I think we’re still in the infancy of journey mapping. I mean, some people are quite advanced in it and companies that are advanced, and there’s much information out there on how to conduct journey mapping and how to do that quite effectively.
When I talk about the infancy, I think we map out the customer’s journey, but we still do it from our perspective. In the work that I do, I haven’t seen that yet. I’m waiting for the day that somebody shows me a journey map that they’ve done that reflects the customer’s viewpoint and their perspective versus a vendor-centric approach.
If you’ve got that journey, then you start to add on “What is in place? What is that methodology?” Not just processes, but the role alignment and systems alignment, and technology that needs to be in place to support that customer journey.
Now you’ve got this business model, and then if you’ve got this closed-loop feedback, where you’re getting input from customers, and you’re feeding it back in: this is where the agile comes in.
You can then respond to that and continually improve your operations as you’re getting that feedback from customers as they’re evolving so that you’ve got this agile, optimized business model. That’s where I think journey mapping is not just the mapping per se. It’s how do you operationalize all that and create that agile business model, this is where I think is the next stage in evolution.
To your point about empathy, it’s just common sense. How can you understand someone’s point of view if you’re not thinking from their perspective? I think that takes just that skill set of empathy to be able to understand that.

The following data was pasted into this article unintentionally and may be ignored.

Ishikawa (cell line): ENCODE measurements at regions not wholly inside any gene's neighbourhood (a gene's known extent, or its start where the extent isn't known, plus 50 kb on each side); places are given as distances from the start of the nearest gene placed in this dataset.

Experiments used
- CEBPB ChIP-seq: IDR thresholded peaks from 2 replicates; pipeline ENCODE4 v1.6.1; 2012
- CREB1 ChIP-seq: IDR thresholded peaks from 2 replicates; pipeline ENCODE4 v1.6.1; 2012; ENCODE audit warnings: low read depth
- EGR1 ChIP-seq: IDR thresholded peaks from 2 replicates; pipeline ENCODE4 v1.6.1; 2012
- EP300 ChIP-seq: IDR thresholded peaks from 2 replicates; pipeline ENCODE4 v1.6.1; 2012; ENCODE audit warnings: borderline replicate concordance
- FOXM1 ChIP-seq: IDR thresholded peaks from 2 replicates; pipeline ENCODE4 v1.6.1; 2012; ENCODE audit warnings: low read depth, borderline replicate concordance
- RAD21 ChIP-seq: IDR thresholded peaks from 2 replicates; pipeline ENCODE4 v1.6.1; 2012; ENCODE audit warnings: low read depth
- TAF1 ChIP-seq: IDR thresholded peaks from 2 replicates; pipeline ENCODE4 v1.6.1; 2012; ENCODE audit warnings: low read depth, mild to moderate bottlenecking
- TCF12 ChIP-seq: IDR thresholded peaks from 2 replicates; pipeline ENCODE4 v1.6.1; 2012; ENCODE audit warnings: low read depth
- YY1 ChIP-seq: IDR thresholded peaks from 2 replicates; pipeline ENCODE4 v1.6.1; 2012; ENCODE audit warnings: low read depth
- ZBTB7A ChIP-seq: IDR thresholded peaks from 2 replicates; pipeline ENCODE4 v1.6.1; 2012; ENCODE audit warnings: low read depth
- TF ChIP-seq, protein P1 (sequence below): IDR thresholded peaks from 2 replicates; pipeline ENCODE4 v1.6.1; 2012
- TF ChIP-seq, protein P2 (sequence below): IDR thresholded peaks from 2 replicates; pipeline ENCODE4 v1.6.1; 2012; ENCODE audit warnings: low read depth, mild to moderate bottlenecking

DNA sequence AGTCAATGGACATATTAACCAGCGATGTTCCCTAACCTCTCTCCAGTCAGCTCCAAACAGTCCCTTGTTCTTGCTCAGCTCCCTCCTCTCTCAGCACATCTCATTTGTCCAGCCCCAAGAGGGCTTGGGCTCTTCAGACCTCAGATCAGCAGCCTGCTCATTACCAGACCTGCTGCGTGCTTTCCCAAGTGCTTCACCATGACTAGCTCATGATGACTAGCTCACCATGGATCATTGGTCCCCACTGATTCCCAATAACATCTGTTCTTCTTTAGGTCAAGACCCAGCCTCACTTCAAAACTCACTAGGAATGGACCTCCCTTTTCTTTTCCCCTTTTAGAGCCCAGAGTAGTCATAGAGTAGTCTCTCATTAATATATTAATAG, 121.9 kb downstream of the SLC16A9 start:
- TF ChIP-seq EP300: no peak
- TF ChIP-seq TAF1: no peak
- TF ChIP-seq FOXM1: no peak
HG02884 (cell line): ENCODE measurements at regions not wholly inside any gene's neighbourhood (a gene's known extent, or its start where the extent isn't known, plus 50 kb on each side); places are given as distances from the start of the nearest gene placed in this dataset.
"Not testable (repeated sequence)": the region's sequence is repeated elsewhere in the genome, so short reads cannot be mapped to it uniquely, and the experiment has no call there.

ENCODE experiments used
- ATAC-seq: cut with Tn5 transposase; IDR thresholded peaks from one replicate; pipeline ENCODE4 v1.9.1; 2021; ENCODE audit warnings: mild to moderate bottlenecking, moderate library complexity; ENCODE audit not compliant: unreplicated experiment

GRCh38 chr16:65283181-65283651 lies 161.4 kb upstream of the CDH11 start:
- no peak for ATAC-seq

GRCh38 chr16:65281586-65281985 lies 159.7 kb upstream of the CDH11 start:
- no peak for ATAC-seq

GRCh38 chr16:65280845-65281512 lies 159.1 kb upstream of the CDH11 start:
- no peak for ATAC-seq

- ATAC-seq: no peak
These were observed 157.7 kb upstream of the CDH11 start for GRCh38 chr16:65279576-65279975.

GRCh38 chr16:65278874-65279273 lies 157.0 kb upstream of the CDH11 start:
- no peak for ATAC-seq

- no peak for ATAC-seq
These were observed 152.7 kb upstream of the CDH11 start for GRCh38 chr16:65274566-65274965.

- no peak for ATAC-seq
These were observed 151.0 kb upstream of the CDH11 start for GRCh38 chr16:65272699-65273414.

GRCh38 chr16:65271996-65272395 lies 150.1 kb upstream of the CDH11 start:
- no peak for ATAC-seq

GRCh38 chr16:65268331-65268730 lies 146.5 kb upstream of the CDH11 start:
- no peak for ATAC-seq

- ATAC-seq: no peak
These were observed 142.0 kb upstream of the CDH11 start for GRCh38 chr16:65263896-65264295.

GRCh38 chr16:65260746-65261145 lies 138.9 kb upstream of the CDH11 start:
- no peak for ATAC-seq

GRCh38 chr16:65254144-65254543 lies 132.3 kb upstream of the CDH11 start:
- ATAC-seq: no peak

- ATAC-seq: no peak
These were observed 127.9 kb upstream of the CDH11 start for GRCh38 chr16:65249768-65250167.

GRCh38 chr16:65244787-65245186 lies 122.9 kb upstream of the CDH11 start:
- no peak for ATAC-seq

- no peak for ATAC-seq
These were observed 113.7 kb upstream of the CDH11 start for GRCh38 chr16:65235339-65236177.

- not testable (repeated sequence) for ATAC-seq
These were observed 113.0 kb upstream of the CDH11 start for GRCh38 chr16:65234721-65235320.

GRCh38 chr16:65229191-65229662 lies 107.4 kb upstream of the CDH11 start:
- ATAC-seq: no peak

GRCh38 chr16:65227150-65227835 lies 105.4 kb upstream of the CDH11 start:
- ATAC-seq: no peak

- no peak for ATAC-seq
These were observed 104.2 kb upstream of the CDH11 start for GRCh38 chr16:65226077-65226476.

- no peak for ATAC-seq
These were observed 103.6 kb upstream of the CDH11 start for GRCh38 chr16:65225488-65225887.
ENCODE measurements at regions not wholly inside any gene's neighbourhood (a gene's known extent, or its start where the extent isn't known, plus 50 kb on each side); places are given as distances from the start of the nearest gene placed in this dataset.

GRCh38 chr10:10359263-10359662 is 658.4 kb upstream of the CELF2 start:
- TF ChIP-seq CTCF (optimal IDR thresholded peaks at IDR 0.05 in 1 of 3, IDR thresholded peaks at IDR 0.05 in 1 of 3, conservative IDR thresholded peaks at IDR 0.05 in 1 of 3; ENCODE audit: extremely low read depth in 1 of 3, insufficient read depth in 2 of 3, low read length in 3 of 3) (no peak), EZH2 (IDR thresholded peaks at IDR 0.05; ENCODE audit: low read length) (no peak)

That’s the interesting work that I quite enjoy doing with clients; it’s getting those “Aha!” moments where “Oh. Wait. I thought I was doing it from the customer’s perspective, but, ah, now I see. I’m not thinking from their perspective,” and then just that training to keep thinking from the customer’s perspective, and then things start to click, so just honing those empathy skills.
Brian: What I hear from you is to understand how people think really, we need to understand how are they thinking about their business now, but also understand the emotions. What are they feeling at various points of their journey? Do I understand correctly?
Kia: Yeah. Absolutely. I mean, that’s a component. In the industry, people often refer to the concept of “moments of truth,” right?
Moments of truth can make it or break it interactions that customers have with your company as a brand that could be deciding factors of whether they continue to be your customer or not. They also tend to be highly emotionally charged at those moments of truth, and then there are other times in the journey that might not be critical moments of truth.
I think there are emotional elements there that help to understand that customer perspective. So you need that emotional component as well, and understanding of that because what needs to done at a certain step in the journey can get delivered in multiple different ways.